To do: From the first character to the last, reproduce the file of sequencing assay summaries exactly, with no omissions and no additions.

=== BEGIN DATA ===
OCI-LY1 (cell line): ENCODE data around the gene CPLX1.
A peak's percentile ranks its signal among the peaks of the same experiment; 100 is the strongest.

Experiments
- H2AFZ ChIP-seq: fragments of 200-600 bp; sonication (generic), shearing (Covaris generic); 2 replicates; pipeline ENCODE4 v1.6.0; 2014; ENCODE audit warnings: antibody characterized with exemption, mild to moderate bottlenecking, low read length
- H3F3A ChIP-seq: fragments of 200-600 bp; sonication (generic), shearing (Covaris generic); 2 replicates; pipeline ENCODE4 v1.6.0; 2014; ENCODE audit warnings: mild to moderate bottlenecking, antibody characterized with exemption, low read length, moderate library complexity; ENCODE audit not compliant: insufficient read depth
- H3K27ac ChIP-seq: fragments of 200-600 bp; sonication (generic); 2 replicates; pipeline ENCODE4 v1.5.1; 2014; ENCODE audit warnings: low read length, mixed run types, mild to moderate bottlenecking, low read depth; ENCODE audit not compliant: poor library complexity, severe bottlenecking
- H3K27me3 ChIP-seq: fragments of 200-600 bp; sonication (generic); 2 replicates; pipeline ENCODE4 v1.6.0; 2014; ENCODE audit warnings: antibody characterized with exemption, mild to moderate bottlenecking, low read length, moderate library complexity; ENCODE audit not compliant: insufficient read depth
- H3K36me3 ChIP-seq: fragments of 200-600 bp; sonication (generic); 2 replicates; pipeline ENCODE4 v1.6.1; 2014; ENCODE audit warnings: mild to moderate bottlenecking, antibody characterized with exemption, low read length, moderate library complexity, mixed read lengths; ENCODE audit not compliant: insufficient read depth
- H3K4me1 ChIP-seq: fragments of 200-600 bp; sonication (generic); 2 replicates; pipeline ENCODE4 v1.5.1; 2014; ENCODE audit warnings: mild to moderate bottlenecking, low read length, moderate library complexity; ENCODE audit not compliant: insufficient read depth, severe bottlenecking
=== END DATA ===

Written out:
OCI-LY1 (cell line): ENCODE data around the gene CPLX1.
A peak's percentile ranks its signal among the peaks of the same experiment; 100 is the strongest.

Experiments
- H2AFZ ChIP-seq: fragments of 200-600 bp; sonication (generic), shearing (Covaris generic); 2 replicates; pipeline ENCODE4 v1.6.0; 2014; ENCODE audit warnings: antibody characterized with exemption, mild to moderate bottlenecking, low read length
- H3F3A ChIP-seq: fragments of 200-600 bp; sonication (generic), shearing (Covaris generic); 2 replicates; pipeline ENCODE4 v1.6.0; 2014; ENCODE audit warnings: mild to moderate bottlenecking, antibody characterized with exemption, low read length, moderate library complexity; ENCODE audit not compliant: insufficient read depth
- H3K27ac ChIP-seq: fragments of 200-600 bp; sonication (generic); 2 replicates; pipeline ENCODE4 v1.5.1; 2014; ENCODE audit warnings: low read length, mixed run types, mild to moderate bottlenecking, low read depth; ENCODE audit not compliant: poor library complexity, severe bottlenecking
- H3K27me3 ChIP-seq: fragments of 200-600 bp; sonication (generic); 2 replicates; pipeline ENCODE4 v1.6.0; 2014; ENCODE audit warnings: antibody characterized with exemption, mild to moderate bottlenecking, low read length, moderate library complexity; ENCODE audit not compliant: insufficient read depth
- H3K36me3 ChIP-seq: fragments of 200-600 bp; sonication (generic); 2 replicates; pipeline ENCODE4 v1.6.1; 2014; ENCODE audit warnings: mild to moderate bottlenecking, antibody characterized with exemption, low read length, moderate library complexity, mixed read lengths; ENCODE audit not compliant: insufficient read depth
- H3K4me1 ChIP-seq: fragments of 200-600 bp; sonication (generic); 2 replicates; pipeline ENCODE4 v1.5.1; 2014; ENCODE audit warnings: mild to moderate bottlenecking, low read length, moderate library complexity; ENCODE audit not compliant: insufficient read depth, severe bottlenecking